2. Death in Christ. In the Gospel of John 12:24, Jesus explains, “very truly, I tell you, unless a grain of wheat falls into the earth and dies, it remains just a single grain; but if it dies, it bears much fruit.” We read this gospel passage at the end of Liturgy, but it summarizes the meaning behind dying in Jesus that we proclaim in the Jzamamoud. We can only die in Jesus if we cleanse our soul of sin. We cleanse our soul of sin by confession, repentance, and asking for forgiveness. The world’s worst enemy is conquered by these three spiritual practices. We attend the Divine Liturgy because Jesus died on the Holy Cross for us so we may live. We must nail our sins on the cross in order to receive His resurrection. We must fight our earthly desires that attach us to the world and keep us from rising with grace. Dying in Christ means dying to the world. In this case, we understand the word “world” to signify the world of sin. The Divine Liturgy creates an opportunity to declare every week that the world has no power over us, because we died in Christ on the victorious Holy Cross.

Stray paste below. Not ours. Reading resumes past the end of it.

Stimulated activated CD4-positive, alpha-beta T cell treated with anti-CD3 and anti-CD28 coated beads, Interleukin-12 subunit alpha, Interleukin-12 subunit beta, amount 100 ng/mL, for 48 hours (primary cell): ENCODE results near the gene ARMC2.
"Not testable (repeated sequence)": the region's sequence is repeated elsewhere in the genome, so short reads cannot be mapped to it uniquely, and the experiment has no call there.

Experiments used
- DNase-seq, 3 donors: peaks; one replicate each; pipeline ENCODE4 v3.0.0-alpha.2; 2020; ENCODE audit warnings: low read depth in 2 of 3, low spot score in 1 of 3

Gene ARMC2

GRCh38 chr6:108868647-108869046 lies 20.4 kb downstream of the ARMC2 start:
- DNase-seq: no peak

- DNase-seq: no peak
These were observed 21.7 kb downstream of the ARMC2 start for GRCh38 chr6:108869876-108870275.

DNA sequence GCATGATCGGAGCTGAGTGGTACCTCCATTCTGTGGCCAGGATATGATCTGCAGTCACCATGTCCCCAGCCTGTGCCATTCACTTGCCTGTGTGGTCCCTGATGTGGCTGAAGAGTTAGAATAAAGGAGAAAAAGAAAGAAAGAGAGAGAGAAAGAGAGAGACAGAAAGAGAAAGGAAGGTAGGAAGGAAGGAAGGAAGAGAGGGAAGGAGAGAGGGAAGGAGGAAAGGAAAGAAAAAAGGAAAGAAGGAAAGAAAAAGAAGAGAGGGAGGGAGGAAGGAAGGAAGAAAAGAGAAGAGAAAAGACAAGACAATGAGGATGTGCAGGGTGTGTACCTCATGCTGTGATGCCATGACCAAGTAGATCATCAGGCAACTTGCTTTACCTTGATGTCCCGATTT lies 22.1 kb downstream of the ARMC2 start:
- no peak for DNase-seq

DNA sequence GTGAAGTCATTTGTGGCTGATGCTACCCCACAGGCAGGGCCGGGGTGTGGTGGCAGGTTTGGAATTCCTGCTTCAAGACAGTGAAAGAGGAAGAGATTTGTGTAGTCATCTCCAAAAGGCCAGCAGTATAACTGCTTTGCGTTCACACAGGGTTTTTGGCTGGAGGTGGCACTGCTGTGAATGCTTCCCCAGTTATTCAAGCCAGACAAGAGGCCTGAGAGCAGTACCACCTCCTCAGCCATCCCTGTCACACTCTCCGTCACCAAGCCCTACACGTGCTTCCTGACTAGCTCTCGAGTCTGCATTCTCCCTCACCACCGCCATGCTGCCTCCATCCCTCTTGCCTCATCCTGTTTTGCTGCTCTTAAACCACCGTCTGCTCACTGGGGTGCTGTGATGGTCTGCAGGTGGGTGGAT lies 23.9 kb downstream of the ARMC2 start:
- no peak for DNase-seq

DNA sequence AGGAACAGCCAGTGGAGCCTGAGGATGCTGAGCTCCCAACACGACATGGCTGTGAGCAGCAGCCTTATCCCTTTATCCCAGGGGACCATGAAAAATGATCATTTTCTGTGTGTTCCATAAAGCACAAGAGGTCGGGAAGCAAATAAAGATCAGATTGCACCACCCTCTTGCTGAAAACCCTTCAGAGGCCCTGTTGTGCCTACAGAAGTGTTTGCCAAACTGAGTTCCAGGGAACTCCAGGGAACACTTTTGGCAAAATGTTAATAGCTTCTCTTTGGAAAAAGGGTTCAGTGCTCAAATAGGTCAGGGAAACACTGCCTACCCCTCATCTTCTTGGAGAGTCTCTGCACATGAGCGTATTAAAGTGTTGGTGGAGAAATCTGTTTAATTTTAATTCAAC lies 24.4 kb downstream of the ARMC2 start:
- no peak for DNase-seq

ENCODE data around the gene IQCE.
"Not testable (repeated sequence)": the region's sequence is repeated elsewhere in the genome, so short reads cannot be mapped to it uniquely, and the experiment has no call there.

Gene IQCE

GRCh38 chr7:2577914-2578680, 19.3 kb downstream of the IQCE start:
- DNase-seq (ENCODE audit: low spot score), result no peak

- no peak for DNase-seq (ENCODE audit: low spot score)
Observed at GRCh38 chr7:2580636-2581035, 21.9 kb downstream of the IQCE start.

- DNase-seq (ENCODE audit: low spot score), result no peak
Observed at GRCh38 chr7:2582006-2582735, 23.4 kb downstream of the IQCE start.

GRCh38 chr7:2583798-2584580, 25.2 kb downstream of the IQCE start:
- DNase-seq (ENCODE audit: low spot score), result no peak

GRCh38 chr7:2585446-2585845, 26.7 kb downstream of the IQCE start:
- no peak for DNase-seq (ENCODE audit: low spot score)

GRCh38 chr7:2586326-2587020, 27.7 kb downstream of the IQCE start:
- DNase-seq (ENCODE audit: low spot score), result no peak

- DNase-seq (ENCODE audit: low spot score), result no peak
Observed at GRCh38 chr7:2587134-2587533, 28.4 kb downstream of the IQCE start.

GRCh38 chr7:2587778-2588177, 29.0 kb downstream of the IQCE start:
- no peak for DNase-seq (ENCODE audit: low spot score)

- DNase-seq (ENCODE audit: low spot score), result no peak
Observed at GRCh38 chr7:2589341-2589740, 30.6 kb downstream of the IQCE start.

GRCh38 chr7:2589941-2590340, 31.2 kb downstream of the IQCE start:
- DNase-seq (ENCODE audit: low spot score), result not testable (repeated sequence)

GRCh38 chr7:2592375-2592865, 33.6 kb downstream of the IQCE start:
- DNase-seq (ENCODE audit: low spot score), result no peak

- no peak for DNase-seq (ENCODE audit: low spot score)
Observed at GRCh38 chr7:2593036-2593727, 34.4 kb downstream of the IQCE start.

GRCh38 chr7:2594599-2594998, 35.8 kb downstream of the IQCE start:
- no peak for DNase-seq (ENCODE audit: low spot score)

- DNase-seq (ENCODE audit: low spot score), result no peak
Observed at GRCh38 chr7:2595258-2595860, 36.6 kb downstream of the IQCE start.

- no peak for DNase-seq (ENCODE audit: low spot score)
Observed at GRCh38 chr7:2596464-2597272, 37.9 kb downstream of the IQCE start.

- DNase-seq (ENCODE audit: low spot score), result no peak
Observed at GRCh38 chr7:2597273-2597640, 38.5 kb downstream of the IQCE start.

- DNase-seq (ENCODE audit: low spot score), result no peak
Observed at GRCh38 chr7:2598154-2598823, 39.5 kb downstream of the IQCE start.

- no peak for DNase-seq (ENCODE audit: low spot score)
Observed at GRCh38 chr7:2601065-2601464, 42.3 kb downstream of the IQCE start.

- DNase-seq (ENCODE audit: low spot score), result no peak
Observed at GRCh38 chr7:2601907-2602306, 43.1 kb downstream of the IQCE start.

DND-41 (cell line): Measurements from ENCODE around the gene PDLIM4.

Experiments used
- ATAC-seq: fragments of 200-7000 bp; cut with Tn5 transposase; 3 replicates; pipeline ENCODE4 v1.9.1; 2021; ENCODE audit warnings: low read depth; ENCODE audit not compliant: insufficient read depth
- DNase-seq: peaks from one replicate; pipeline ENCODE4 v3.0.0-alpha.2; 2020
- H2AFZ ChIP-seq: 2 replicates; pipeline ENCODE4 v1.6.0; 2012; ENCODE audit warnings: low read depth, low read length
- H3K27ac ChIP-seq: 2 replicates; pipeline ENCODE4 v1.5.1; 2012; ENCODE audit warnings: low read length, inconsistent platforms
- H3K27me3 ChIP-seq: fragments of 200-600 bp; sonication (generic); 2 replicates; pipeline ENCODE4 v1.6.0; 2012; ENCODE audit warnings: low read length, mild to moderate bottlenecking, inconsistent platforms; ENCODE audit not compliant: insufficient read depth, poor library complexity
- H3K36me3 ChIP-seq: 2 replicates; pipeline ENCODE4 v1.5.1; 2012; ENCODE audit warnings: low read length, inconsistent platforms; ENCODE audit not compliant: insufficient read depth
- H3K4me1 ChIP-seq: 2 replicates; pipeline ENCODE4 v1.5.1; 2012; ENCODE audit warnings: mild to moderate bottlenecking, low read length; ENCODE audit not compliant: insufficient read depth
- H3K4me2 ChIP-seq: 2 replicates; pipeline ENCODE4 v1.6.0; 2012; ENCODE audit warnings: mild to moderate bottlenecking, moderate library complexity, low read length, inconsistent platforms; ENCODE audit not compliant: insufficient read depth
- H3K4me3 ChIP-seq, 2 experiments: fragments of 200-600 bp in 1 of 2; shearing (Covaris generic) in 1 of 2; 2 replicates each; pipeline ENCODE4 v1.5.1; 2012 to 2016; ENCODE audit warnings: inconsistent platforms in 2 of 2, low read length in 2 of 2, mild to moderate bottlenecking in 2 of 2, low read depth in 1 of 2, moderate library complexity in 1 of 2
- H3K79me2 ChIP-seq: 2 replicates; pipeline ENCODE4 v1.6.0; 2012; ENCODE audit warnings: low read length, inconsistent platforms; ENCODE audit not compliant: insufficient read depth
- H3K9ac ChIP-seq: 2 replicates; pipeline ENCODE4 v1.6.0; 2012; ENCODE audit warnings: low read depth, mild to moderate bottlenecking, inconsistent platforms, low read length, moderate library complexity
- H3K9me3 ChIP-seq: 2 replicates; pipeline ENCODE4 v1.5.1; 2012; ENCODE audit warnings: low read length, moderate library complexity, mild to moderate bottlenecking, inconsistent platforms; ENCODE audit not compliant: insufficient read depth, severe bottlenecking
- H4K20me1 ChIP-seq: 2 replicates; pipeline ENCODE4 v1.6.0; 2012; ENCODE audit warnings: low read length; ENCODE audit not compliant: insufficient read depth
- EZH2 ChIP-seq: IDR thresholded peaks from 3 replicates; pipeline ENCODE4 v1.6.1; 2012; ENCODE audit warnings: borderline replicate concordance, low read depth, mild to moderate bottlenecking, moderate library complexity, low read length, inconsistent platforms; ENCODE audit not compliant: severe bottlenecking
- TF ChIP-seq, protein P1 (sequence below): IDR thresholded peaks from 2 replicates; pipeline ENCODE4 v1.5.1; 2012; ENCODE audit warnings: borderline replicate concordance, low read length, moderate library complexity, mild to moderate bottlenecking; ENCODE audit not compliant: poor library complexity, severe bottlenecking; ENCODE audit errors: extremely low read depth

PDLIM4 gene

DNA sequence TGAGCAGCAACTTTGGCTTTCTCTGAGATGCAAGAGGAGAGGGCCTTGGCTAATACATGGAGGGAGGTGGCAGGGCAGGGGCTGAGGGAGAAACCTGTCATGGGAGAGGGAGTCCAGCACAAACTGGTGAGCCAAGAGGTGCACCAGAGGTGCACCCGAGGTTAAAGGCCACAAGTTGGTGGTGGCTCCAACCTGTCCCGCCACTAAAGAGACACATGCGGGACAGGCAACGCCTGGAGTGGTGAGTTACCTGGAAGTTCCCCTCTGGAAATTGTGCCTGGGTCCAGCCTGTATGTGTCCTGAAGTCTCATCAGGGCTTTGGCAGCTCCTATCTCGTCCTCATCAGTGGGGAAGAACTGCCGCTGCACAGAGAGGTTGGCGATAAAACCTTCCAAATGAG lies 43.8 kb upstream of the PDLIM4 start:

3. Resurrection in Christ. This encompasses the entire Divine Liturgy. We need to get up. We all realize how much sin, challenges, and difficulties bring us down. The world does not allow us to stand on our feet. Christ conquered death and everything related to it. We should always feel victorious. Christ paid for victory with His own Body and Blood. That gathers us around Him. That is why we stand before His Holy Table. The Divine Liturgy is an invitation for all of us to taste victory. It is a furnace which renews us in Christ, energized and ready to declare victory over the world.

Victory in battle, is based on having an upright spirit. It assures us that the battle is won. We are all backed by the greatest power in the universe. The introit brings assurance and lifts the spirits of the faithful, so they can participate and be born, die, and be resurrected once again.